The school was a series of levels separated by courtyards. So each courtyard had a wall on one side that was at least 10 feet tall. I don't remember there being any railings or fences at all. I never saw the accident since it happened before I started school there, but of course it was a big topic of conversation the whole year (which I only began to appreciate once I understood the language a bit better).

Anonymous said...

I was raised by a very non-practicing Catholic mother. While I'm not sure I get much of a spiritual lift from a Mass, I enjoy the 'special occasion' memories that attending Mass brings me. Because, believe me, if my family attended Mass it was a special occasion. (Either that, or it's just because I majored in Latin.)

Julie said...

Melessa
I'm making a note of your Latin skills and puting you on retainer. I'm always running into phrases and I wish I spoke it better. Dead language, perhaps. But still useful.

meno said...

How great is it that your parents saw fit to put you in a position to learn Spanish. And how sweet of them to listen to the Catholic rituals.

adios mi amiga.

Anonymous said...

What an amazing story. I am so impressed at your ability to adapt as a child. I think it is wonderful that your parents were secure enough in their faith to allow you to experience another faith.

Just amazing.

Jenn said...

The Sink or Swim method is still alive and well today, although most of my class can help newcomers. But I know that look of sheer mystification that you discribe! My guess is that your Catholic exp. did little to change your faith. I was the only Christian in a Jewish 1st grade and I fell in love with the Jewish traditions. My parents bought me a book of Hanukkah stories for Christmas and displayed my paper menorah at home as well. Overall it just made me more accepting of others.

The Lazy Organizer said...

Wow! Growing up I spent every summer in a foreign country. It didn't take me long to learn the language. I can sill say, "X, Y, Zed" and "aboot" instead of about. Pretty cool, eh?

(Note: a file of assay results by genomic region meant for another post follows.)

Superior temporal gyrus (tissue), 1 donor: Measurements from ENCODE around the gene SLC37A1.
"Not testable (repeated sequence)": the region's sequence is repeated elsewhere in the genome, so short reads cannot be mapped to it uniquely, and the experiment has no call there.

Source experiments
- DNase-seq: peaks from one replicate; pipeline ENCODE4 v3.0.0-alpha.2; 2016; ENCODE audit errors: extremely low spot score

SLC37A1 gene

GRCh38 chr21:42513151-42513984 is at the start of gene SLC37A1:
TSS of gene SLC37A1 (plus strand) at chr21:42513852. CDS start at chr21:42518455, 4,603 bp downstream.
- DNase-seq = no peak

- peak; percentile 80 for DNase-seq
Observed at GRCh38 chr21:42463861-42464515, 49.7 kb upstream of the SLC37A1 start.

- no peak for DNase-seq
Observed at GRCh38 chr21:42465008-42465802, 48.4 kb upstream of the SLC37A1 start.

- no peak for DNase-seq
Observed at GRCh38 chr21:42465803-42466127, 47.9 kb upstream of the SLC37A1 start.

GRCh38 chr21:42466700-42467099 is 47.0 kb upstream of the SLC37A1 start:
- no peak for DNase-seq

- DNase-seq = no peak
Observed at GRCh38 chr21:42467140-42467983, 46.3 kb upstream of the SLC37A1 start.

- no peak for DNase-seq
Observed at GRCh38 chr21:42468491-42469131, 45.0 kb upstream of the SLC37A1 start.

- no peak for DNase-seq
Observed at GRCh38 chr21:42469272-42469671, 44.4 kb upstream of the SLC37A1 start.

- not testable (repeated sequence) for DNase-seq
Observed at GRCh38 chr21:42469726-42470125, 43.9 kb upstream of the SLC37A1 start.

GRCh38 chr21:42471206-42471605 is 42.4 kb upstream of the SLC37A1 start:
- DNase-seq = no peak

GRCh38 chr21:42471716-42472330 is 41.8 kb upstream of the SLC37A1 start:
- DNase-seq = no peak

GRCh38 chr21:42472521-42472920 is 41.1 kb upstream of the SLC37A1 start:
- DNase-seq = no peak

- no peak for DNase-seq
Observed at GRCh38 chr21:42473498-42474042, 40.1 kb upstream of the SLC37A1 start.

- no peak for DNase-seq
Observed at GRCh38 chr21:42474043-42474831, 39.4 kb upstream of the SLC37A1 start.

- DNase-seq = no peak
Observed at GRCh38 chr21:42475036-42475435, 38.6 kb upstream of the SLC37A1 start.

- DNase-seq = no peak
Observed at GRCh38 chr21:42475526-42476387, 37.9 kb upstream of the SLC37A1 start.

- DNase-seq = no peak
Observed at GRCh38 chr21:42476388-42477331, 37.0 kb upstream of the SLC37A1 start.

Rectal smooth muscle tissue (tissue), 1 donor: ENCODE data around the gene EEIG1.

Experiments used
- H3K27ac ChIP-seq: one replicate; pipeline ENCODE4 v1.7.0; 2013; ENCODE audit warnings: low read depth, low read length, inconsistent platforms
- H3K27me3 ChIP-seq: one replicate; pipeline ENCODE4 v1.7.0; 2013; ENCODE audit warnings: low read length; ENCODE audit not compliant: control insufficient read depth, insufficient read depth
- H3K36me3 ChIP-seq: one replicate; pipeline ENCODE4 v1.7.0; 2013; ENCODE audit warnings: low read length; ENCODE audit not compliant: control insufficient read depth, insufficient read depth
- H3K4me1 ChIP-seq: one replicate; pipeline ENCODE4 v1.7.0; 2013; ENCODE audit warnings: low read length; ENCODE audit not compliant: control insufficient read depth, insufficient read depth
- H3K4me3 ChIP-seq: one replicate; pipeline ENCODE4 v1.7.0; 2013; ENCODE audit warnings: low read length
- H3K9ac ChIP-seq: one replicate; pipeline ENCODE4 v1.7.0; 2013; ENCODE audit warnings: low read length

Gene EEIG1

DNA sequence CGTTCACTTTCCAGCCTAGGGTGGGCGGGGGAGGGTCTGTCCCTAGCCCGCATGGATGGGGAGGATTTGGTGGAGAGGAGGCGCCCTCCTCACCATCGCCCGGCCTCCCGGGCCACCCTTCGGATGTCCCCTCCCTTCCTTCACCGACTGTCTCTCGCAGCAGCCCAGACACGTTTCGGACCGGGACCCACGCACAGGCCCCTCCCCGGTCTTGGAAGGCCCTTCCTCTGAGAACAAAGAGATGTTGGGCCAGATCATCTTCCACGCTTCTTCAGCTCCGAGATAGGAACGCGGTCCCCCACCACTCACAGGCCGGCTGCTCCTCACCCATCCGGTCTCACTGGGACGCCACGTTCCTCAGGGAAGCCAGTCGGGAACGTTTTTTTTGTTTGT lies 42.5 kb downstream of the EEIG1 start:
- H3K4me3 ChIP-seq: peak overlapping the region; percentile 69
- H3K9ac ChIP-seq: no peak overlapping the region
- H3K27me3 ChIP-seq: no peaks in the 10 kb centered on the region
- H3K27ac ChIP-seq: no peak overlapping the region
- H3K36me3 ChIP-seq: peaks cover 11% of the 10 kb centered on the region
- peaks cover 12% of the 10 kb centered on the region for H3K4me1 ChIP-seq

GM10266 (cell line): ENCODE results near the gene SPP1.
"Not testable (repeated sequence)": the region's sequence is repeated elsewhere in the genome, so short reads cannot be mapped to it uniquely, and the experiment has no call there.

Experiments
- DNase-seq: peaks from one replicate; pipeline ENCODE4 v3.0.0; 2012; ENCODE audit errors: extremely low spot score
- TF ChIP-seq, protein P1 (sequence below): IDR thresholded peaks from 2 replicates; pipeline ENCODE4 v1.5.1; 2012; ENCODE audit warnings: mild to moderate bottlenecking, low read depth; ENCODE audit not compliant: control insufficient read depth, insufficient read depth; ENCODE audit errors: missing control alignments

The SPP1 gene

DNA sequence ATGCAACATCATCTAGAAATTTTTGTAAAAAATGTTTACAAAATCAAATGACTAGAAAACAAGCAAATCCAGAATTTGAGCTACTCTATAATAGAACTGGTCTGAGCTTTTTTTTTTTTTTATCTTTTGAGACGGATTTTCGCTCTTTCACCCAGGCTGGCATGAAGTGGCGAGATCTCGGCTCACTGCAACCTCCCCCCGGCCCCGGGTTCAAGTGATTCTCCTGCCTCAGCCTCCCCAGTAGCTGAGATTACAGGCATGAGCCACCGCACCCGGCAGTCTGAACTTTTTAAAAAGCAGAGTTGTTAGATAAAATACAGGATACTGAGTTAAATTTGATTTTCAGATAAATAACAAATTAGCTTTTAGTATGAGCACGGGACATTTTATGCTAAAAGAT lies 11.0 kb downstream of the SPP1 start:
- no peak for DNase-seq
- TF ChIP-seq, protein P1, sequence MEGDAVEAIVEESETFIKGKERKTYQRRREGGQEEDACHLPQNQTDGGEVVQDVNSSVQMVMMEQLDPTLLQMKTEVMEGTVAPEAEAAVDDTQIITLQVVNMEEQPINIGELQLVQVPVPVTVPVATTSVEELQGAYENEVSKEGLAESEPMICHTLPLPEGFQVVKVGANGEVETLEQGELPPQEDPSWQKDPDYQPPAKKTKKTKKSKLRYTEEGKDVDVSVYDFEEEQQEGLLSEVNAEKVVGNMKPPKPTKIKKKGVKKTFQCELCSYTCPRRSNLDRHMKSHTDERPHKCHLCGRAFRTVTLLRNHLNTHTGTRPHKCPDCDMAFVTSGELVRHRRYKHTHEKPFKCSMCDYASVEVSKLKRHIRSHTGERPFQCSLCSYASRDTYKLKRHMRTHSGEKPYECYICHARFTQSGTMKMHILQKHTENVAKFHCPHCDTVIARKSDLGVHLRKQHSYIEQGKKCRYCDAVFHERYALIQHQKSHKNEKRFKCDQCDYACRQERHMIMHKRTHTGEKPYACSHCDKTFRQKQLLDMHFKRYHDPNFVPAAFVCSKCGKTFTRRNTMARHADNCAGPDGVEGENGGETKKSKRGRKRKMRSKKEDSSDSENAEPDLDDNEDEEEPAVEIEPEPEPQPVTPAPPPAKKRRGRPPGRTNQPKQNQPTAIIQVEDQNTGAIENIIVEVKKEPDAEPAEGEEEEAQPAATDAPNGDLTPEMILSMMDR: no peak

Anonymous said...

See, it's posts like these that make me link to your blog. Loved it, as usual! :-)

What a wonderful way to allow you to appreciate/learn about the culture. Hmm...is that what Heavenly Father had in mind for me when he stuck me as a Mormon in a Baptist and Catholic family?

Julie said...

Meno,
Gracias muchacha.

My Dad's one of those "practice what you preach" Spanish professors. I do have to admit that I forgot much of the language when we got back to the U.S. But when we returned to Spain a few years later, it came back to me quickly. It's strange how the brain works.

Julie said...

Goslyn
Kids are incredibly adaptable and my parents are great (have I said that enough times in my blog yet?). They also encouraged me to attend Baptist services with my friend Jane in the 6th grade (I think the plan here was that she would also come to my church with me, but her parents weren't too keen on that idea).

Jenn,
I'm jealous about your exposure to Jewish traditions. I've always wanted to learn more. Does reading everything Rabbi Harold Kushner ever wrote sort of count?

Lara,
You hoser! What a world traveler you are, eh? (Let's see if I can offend all Catholics, Jews, Baptists, Mormons, and Canadians in one post).

Stephanie,
You'll have to fill us in on the details of your eclectic family background. Sounds like a fun blog entry.

elasticwaistbandlady said...

The first time I ever went to Catholic Church with my boyfriend and his parents I made a horrible impression. I thought the kneeling bar was a footrest much to the chagrin of his mother. I didn't know that there was an audience participation required either, and just sat there as everyone went through the well rehearsed banter between the chanting priest.

I'm glad I dumped him and married a Mormon instead. :)